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Is Project Management Being Devalued By Non-Project Managers?

As Project Managers, most of us have experienced someone that works in our organisation slapping a on a PM badge and joining the party.  This party is one with an endless bar tab, the end time doesn’t matter drinks are spilled over glossaries containing project buzz words and generic document templates found on Google.

Only us actual PMs are at the party next door.  Having sensible conversations.  With the right people.  About the right things.  And we brought our own coffee.

Project management is changing where we are seeing more people adopt the role of PM in addition to their day job.  This is due to a number of reasons such as the recruitment of a PM will take too long, project management courses are inexpensive so upskilling is easy and staff know the business better than anyone so it can’t not be a success.

Why is this a problem?

Project management requires a specific skillset, ability to quickly assess and understand the corporate landscape and appreciation of how a project fits into the bigger picture.  PMs are trained to expertly balance the science of budgeting, scheduling, resource planning and estimating with the art of confidently managing risks, issues, dependencies, stakeholders and fluctuations in any aspect of the project.

Where a business function problem exists, there is often a tendency to purchase a new piece of software and bend the internal processes to fit.  Someone is selected as the PM, usually someone who is familiar with the team and processes.  They are chosen over Dan the IT guy as he has no capacity at the moment to manage this project.  So an SME is now also a PM.  Let’s call this PM Chris.

After Chris is given the PM role, they Google sales reporting software and finds a supplier.  Chris liaises with the supplier, who guides says they will get the new software implemented within the quoted 3 months and within budget.  Contracts are signed and everyone is happy.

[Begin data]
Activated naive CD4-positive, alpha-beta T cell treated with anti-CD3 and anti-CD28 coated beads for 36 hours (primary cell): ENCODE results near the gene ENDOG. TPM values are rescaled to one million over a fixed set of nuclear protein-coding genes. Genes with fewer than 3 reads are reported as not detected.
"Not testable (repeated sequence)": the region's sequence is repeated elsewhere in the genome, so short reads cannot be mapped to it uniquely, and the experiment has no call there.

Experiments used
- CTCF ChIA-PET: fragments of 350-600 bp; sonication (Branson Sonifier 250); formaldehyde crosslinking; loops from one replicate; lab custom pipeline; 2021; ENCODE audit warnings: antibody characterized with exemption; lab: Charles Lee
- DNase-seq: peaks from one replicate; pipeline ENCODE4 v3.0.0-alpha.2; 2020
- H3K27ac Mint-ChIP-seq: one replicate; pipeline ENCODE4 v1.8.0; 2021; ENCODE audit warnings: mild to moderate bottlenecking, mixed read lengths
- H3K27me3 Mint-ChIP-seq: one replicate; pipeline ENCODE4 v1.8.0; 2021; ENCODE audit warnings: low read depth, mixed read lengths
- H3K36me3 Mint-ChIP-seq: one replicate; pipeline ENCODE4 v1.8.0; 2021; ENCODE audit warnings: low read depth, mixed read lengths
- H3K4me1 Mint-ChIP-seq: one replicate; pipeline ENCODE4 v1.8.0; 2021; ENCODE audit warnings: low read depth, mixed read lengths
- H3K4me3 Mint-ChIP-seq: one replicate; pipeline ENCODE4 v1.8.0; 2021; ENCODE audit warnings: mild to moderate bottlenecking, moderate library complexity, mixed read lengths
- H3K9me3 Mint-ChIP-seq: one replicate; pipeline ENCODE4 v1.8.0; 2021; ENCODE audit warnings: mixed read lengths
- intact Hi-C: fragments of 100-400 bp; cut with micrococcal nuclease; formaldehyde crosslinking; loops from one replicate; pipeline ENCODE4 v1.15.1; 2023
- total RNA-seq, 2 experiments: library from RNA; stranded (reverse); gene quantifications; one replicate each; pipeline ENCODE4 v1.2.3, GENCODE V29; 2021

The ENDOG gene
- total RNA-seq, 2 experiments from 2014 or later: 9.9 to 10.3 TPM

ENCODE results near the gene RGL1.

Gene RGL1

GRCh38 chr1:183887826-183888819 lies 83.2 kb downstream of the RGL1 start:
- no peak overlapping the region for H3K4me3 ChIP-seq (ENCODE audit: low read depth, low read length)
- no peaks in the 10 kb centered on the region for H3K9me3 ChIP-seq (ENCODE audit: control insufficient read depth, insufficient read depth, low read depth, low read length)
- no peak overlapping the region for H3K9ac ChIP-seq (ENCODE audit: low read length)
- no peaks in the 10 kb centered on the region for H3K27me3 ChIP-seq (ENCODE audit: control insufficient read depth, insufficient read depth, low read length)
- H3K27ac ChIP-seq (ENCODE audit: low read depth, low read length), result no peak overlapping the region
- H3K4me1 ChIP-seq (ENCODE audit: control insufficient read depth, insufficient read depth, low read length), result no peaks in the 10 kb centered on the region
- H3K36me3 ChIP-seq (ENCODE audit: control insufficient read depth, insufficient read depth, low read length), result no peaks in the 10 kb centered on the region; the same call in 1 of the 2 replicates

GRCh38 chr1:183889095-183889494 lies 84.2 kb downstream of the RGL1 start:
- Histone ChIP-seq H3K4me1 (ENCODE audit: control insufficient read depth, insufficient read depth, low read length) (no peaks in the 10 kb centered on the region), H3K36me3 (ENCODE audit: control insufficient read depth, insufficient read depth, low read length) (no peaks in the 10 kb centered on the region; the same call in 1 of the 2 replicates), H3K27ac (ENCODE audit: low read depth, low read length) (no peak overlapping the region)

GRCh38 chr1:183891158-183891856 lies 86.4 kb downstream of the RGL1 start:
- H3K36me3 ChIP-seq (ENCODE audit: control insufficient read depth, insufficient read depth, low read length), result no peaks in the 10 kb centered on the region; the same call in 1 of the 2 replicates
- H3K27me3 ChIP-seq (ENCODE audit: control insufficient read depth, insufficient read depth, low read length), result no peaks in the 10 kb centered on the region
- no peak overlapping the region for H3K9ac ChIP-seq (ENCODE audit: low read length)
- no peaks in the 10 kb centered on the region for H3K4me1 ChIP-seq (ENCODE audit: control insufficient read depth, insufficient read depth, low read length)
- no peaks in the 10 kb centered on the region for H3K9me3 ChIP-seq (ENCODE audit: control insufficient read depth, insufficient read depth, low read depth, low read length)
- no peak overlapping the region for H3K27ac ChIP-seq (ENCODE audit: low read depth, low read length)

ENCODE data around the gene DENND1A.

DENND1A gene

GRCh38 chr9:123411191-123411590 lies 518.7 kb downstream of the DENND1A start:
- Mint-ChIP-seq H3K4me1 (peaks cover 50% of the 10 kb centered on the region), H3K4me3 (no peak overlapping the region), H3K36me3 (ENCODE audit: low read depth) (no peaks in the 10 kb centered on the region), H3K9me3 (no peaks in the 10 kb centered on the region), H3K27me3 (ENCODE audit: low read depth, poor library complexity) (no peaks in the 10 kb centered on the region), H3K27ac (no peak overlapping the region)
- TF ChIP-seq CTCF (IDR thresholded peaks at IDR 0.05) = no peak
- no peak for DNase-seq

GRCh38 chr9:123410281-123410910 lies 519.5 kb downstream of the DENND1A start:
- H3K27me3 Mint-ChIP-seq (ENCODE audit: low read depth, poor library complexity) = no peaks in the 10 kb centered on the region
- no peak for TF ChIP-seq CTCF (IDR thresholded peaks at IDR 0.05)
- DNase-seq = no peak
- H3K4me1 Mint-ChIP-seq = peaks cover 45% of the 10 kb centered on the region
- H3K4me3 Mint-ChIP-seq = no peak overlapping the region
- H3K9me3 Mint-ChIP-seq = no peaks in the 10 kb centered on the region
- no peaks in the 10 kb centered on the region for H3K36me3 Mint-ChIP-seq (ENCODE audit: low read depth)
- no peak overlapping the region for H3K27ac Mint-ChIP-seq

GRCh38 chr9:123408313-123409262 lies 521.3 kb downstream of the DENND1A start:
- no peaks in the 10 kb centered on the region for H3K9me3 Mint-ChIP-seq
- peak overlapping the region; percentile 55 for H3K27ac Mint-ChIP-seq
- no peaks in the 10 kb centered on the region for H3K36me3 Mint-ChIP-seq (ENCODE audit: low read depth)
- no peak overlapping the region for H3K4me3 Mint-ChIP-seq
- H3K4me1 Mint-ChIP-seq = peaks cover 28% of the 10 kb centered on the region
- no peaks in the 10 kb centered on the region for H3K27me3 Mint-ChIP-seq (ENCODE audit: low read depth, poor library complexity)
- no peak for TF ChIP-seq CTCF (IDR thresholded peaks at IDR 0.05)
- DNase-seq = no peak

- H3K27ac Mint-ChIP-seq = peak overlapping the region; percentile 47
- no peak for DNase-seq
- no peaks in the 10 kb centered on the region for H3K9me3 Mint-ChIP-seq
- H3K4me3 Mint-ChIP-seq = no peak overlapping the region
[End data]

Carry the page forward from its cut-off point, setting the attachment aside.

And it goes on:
Chris sends some requirements to the supplier, who can deliver 75% of them but the rest is chargeable. There is some contingency in the budget (nice Googling!). Chris says yes as they’re all must haves anyway.

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Chris returns to the project after spending 2 weeks on some priority work at the point of data import.  A sales data spreadsheet is sent to the supplier, which is sent back as some columns need renaming and there’s some data misspelled and missing.  Chris doesn’t have the time to do this so forwards it to a colleague.  When Chris gets it back, it’s forwarded to the supplier, who has more questions.  This 3-way game of data file tennis goes on for 3 weeks.  Chris is now really busy and is feeling the strain.

Testing is overdue so Chris asks a colleague to help but it’s going to take a little longer than expected as the colleague has booked a week off.  The go-live date is no longer achievable and Chris sends an update to their bosses saying go-live is delayed by 4 weeks.  The bosses ask yet again for an update on project spend and a list of deliverables.  Chris forwards a supplier email and reminds them they have a copy of the contract, which should give them everything they need.  It doesn’t.

Go-live day arrives and a short email is sent to the whole company saying the system is live and the project was a success. The broken sales spreadsheet and dodgy monthly report are replaced with a shiny new system. Yaayyy!  However, the budget of £23,000 was exceeded by £5,500 and the project was delivered 8 weeks late and there are no metrics to show what value was delivered.